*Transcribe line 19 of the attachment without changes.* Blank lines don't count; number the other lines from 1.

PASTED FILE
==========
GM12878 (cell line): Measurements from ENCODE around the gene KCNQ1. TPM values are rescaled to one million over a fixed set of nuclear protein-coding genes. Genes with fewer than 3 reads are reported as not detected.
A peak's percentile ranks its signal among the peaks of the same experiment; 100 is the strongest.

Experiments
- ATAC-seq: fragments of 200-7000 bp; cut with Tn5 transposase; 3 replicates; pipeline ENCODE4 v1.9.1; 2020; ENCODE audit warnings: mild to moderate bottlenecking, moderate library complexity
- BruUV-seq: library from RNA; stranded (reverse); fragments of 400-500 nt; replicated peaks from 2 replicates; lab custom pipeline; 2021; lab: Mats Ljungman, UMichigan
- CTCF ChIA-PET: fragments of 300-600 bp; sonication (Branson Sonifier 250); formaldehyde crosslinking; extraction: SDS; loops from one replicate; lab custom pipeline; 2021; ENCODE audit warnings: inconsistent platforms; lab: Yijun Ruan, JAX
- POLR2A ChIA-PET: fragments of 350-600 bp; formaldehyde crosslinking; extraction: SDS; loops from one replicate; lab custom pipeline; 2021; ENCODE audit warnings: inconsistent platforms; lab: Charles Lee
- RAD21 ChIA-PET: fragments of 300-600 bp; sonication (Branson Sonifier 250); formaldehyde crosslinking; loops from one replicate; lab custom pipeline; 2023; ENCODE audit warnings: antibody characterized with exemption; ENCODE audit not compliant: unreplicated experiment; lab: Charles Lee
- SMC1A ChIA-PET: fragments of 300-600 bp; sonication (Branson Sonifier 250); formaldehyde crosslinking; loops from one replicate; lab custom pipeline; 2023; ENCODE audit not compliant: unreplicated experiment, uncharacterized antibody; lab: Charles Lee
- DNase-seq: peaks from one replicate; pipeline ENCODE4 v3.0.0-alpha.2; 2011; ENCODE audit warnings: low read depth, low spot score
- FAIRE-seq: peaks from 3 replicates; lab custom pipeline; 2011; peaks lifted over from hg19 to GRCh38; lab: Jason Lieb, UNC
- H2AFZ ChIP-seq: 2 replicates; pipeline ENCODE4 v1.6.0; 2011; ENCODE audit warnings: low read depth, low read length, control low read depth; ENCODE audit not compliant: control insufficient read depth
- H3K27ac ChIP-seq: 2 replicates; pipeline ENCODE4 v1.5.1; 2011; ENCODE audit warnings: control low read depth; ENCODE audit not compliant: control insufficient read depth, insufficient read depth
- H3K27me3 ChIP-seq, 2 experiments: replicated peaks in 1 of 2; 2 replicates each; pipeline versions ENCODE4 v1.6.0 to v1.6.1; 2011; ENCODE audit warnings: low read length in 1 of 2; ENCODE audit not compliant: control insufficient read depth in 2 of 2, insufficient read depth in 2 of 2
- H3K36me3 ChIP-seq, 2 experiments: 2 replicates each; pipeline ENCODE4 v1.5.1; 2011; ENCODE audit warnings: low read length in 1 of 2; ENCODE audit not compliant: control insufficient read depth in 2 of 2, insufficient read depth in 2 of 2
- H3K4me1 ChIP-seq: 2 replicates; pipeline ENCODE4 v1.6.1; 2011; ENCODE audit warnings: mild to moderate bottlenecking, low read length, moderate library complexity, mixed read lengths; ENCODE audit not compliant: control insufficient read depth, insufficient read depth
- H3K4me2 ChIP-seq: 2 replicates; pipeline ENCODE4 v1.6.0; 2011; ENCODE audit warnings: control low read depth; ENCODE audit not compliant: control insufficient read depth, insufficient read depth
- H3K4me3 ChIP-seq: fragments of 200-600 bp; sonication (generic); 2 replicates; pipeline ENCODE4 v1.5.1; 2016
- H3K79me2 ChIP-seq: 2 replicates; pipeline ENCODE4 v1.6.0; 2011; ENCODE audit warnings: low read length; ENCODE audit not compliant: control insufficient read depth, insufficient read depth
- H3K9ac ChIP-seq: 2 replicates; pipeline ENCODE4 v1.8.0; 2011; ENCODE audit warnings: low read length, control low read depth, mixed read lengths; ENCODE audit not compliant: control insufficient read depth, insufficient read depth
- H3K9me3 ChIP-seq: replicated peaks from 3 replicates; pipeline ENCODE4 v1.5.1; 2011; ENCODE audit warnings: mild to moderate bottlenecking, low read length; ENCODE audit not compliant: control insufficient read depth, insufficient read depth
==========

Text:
- H3K79me2 ChIP-seq: 2 replicates; pipeline ENCODE4 v1.6.0; 2011; ENCODE audit warnings: low read length; ENCODE audit not compliant: control insufficient read depth, insufficient read depth